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I was trying to find the moment of area about point A on the following figure:

enter image description here

I prefer to use integration, since it can be extended to different shapes, and did this:

$\displaystyle Q_z=\int_{-25}^{25}\int_{-23}^{35}y \, dy \, dz=-17400 \:\mathrm{mm}^3$

However, the solution I have been given states that $Q_z=17400 \:\mathrm{mm}^3$

This made me wonder about two things:

  1. What is the meaning of the sign (if there is any)?

  2. What have I done wrong in my calculation (aka "What am I not understanding here?")

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What is the meaning of the sign (if there is any)?

There is no physical meaning associated with the negative sign in your result; it just means you got the math wrong.

The integral definition of the first moment of area is $\iint_A {r(y,z) \, dA}$, or the sum over the entire cross-sectional area of the product of a differential area element and its perpendicular distance from the axis of interest.* Both area and distance in this sense are conceptually non-negative scalars, regardless of which side of the axis you're on, so your answer must always be non-negative as well.

What have I done wrong in my calculation (aka "What am I not understanding here?")

The sign of your answer is not the only problem.

If you're going to go through the integration process, you must be careful to use the proper distance function $r(y,z)$, which in this case is the Euclidean distance.

In the case where your axis of interest is parallel to one coordinate axis, your distance function is invariant with respect to that axis. If you define your coordinate axes as shown in the figure, with the origin at the centroid of area, then the coordinates of point $A$ are $(-23,20)$ and your distance function is simply the one-dimensional Euclidean distance between the differential area element with height $y$ and the height $y_A$ of the line parallel to the z-axis that contains the point $A$:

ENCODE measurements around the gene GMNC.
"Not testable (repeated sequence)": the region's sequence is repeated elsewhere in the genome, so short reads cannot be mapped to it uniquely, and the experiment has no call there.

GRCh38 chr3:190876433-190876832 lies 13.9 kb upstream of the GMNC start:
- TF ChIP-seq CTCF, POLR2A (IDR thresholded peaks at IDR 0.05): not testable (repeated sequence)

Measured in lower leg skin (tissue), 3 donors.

$$r(y,z) = |y-y_A| = |y+23|$$

Your integral is now:

$$Q_z = \iint\limits_A |y+23| \,dA$$

All that's left, recognizing that $dA=dy\,dz=dz\,dy$, is to determine the limits of integration. With the origin at the centroid, as in the figure, the limits of integration are the bounds of the area:

$$Q_z = \int\limits_{-25}^{25} \int\limits_{-35}^{35} |y+23| \,dy\,dz$$

It's hard to say exactly what your mistakes were without seeing your step-by-step calculations. Perhaps when you split up the absolute value into its piecewise definition, you forgot the second term? An alternative approach would be to redefine the origin at $A$, in which case your distance function would be nearly correct, but you'd have had to to recalculate the y-limits of integration.

The answer will be the same no matter where you put the origin.


* The equation I have written here is the general two-dimensional form, where the axis of interest is not necessarily parallel to either coordinate axis.

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  • $\begingroup$ Thank you for a very good explanation, Air. However, when I calculate $Q_z=\int_{-25}^{25}\int_{-35}^{35}|y+23|dydz$, I get $Q_z=87700mm^3$, which does not agree with the solution $Q_z=17400mm^3$. Is the solution wrong, or am I still not getting something here? I checked with WolframAlpha, and the integration seems to be correct. I appreciate you taking the time! $\endgroup$ – Akitirija May 27 '15 at 8:02
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    $\begingroup$ It's always a good idea to check an unexpected result using a different method. In this case, the known formula for first moment of area of a rectangle about its base edge is $\frac{1}{2}bh^2$. Split the shape into the rectangles above and below $A$ and sum their moments to calculate $Q_z=\frac{1}{2}bh_{above}^2+\frac{1}{2}bh_{below}^2$. This should agree with the result of integration. If it does, then it's reasonable to question whether the solution you have been given is correct. $\endgroup$ – Air May 27 '15 at 15:32

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